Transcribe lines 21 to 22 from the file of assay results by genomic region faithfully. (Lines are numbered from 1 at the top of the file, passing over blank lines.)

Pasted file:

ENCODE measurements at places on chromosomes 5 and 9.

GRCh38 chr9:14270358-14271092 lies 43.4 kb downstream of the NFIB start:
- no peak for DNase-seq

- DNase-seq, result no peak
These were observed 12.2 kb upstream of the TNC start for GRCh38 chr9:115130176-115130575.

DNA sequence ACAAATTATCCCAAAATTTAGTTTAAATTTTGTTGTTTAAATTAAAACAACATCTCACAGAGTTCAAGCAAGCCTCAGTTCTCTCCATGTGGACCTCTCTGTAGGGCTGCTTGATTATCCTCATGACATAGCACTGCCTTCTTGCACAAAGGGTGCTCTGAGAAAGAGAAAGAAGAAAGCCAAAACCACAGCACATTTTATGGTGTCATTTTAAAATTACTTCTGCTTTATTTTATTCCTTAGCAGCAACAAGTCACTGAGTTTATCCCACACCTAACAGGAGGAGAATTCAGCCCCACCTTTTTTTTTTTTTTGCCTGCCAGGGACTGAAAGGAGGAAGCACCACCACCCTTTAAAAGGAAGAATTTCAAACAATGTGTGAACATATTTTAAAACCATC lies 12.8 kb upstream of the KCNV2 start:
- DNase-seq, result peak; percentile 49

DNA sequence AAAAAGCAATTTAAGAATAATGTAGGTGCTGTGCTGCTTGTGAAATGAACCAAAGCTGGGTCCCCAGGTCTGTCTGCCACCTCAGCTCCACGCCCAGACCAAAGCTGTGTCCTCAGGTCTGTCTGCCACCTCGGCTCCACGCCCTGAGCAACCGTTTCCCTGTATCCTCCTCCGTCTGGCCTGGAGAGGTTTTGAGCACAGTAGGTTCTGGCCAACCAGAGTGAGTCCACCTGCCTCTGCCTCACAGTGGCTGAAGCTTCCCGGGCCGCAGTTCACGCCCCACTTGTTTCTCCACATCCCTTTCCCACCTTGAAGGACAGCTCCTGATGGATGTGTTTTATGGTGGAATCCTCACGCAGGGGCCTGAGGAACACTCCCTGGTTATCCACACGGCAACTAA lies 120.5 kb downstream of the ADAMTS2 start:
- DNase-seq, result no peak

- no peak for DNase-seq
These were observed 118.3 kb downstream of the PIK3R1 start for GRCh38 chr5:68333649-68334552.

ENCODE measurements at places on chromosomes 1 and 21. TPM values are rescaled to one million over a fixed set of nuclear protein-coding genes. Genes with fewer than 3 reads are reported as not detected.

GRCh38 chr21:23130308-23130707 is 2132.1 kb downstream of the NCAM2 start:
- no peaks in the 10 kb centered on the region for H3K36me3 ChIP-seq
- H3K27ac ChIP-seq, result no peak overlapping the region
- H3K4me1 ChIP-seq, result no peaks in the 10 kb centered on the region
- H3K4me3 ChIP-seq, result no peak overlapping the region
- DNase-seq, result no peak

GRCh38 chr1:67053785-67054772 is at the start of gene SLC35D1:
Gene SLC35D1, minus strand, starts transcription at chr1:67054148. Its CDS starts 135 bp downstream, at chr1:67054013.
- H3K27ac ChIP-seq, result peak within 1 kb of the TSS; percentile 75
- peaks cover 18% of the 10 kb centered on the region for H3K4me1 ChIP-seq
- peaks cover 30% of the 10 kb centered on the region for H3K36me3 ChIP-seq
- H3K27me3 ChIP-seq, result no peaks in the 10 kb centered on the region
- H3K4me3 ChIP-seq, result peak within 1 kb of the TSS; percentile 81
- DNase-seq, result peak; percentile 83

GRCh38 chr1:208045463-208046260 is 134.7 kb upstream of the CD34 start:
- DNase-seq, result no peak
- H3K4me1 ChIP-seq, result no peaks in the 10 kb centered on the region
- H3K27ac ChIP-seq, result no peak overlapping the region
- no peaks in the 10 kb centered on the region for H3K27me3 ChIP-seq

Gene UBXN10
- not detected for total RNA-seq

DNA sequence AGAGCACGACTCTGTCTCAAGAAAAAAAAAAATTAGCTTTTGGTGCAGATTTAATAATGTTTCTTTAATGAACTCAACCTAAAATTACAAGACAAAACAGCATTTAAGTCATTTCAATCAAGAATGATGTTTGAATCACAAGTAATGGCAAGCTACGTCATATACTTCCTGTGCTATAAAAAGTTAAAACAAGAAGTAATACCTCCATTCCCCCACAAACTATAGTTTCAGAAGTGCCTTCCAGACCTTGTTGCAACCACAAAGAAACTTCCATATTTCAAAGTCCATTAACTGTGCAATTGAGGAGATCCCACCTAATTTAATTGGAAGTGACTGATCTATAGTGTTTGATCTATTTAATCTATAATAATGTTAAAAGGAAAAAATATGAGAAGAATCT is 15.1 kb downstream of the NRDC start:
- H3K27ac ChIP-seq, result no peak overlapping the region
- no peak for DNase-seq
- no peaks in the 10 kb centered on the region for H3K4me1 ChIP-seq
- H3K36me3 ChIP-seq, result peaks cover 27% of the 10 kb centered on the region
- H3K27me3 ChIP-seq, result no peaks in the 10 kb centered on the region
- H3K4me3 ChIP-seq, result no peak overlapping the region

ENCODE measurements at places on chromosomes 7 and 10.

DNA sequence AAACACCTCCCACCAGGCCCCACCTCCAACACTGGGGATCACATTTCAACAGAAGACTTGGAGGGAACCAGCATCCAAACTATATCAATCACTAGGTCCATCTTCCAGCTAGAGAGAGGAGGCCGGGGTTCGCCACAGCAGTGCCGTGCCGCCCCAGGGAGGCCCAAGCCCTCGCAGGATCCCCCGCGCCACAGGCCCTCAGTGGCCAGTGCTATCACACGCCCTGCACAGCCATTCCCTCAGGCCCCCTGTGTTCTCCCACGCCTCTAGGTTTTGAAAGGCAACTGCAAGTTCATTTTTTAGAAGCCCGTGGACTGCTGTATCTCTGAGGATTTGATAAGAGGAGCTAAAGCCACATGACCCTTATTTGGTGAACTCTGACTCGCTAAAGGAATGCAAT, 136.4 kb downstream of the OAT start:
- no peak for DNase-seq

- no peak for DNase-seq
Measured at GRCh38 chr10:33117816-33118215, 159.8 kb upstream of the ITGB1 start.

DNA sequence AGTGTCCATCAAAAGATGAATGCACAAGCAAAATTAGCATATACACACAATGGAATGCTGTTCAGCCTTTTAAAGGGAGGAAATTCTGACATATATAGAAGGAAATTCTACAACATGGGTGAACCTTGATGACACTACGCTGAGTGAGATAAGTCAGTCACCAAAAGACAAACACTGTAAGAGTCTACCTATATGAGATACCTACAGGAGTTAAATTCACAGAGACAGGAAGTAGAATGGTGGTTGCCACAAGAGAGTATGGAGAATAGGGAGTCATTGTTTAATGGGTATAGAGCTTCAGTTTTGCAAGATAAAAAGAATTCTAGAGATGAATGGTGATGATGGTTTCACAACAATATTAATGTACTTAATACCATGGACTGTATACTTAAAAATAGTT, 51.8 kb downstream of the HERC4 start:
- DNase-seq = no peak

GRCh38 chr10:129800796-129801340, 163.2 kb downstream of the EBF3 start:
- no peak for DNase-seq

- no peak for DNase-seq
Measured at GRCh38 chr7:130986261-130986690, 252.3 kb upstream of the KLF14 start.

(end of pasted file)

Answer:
- H3K27ac ChIP-seq, result peak within 1 kb of the TSS; percentile 75
- peaks cover 18% of the 10 kb centered on the region for H3K4me1 ChIP-seq